Listed below are recent posts across all of CalRecyle's blogs.
The California Department of Resources Recycling and Recovery is set to move forward with eligibility and scoring criteria changes to enhance the department’s Food Waste Prevention and Rescue Grant Program. Proposed changes would expand the potential pool of applicants and stress the importance of job creation, training, and public outreach and education within California’s disadvantaged communities.
The requested adjustments to eligibility, scoring criteria, and evaluation for the Food Waste Prevention and Rescue Grant Program come ahead of a new FY 2018-19 grant cycle in which $5.7 million has been allocated to the California Climate Investments program. Earlier this year, CalRecycle announced the first award recipients for its new Food Waste Prevention and Rescue Grant Program. As part of California’s comprehensive strategy to combat climate change, CalRecycle awarded $9.4 million to 31 projects throughout the state that:
- Decrease the estimated 6 million tons of food waste landfilled in California each year, and
- Increase the state’s capacity to collect, transport, store, and distribute more food for the roughly 1 in 8 Californians who are food-insecure.
When sent to landfills, food and other organic waste decomposes and generates methane, a potent greenhouse gas with a heat-trapping effect at least 86 times greater than carbon dioxide over a 20-year span.
CalRecycle’s upcoming public meeting will also feature new information about payment rates in California’s Beverage Container Recycling Program and important updates about the state’s mattress and paint stewardship programs.
CalRecycle September 2018 Public Meeting
10 a.m. Tuesday, September 18
Coastal Hearing Room, CalEPA Building
1001 I St., Sacramento, CAPosted on In the Loop on Sep 14, 2018
If you already live a sustainable lifestyle, why would you take a vacation from it when you’re actually on vacation? If you’re ready to add some R & R to your reduce, reuse, recycle routine, here’s how to get away without breaking away from your green lifestyle.
When choosing a vacation spot, look for a destination that focuses on conservation, like a state or national park. California alone has 280 state parks (with 15,000 campsites) with forest, desert, lake, and beach landscapes. Vacationing in nature provides the perfect way to unplug and serves as a bold reminder that when you’re living a green lifestyle, you’re protecting our beautiful planet.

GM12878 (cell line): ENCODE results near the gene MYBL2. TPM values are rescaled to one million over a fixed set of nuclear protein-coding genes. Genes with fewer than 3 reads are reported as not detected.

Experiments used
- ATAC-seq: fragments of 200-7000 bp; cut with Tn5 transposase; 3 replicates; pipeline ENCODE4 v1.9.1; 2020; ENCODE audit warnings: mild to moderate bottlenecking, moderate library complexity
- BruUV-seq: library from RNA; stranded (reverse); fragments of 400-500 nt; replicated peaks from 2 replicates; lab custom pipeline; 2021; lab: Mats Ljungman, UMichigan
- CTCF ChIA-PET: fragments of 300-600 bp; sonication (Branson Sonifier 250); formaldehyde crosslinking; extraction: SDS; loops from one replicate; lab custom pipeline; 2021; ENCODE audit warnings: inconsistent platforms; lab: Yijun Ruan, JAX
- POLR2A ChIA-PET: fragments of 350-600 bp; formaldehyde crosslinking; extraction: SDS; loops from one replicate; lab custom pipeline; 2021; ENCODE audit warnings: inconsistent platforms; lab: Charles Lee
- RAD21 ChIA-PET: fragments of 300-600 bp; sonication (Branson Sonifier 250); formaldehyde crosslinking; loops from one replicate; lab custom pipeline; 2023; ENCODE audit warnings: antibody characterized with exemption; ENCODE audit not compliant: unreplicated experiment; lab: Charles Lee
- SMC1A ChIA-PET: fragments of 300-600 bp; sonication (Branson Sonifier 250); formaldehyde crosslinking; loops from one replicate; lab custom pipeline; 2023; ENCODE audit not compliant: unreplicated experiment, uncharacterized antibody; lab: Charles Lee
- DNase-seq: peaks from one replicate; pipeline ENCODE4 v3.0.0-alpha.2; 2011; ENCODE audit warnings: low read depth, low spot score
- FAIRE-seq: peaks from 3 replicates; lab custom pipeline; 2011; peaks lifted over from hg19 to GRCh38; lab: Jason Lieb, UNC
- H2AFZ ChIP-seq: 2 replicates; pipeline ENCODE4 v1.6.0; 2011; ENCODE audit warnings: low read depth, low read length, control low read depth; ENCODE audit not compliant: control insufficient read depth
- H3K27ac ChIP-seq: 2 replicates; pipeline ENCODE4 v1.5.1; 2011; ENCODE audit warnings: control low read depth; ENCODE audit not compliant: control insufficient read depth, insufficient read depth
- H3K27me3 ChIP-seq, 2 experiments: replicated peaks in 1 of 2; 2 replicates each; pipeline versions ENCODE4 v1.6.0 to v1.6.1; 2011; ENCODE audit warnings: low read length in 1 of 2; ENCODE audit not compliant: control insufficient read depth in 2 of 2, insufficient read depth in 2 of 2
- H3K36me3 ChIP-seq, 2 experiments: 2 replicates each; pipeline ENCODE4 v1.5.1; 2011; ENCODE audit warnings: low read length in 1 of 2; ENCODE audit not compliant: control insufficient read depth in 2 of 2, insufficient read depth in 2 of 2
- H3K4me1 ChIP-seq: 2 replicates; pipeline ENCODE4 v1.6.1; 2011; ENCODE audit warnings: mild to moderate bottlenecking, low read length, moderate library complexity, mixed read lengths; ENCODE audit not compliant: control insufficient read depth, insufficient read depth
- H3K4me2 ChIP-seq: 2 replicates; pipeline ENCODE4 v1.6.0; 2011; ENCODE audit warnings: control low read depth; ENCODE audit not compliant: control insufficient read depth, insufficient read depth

For those who’d prefer a getaway with more amenities, consider booking a room at an eco-friendly hotel or resort. National Geographic has a catalog of unique hotels around the world that specialize in one-of-a-kind sustainable experiences. A simple Internet search can also be helpful—features to look for might include electric vehicle charging stations, bike rentals, biodegradable hotel key cards, water and energy conservation measures, soap and shampoo dispensers, farm-to-fork menus, and/or a less-waste spa. Choosing a location that is centrally located and easy to navigate on foot, by bike, or by public transportation is a great way to keep your vacation air clean.
Claiming Your Baggage
What you pack for your trip is key—the lighter your bag, the less energy you use to get it to your destination. Packing clothing you can wear multiple times in different ways will make getting ready a whole lot easier, save space, save money since you don’t have to pay extra baggage fees, and allow you to keep tabs on your luggage at all times. See if you can stay away from packing items in plastic bags, and try separating clean clothes and shoes using a fabric pouch instead.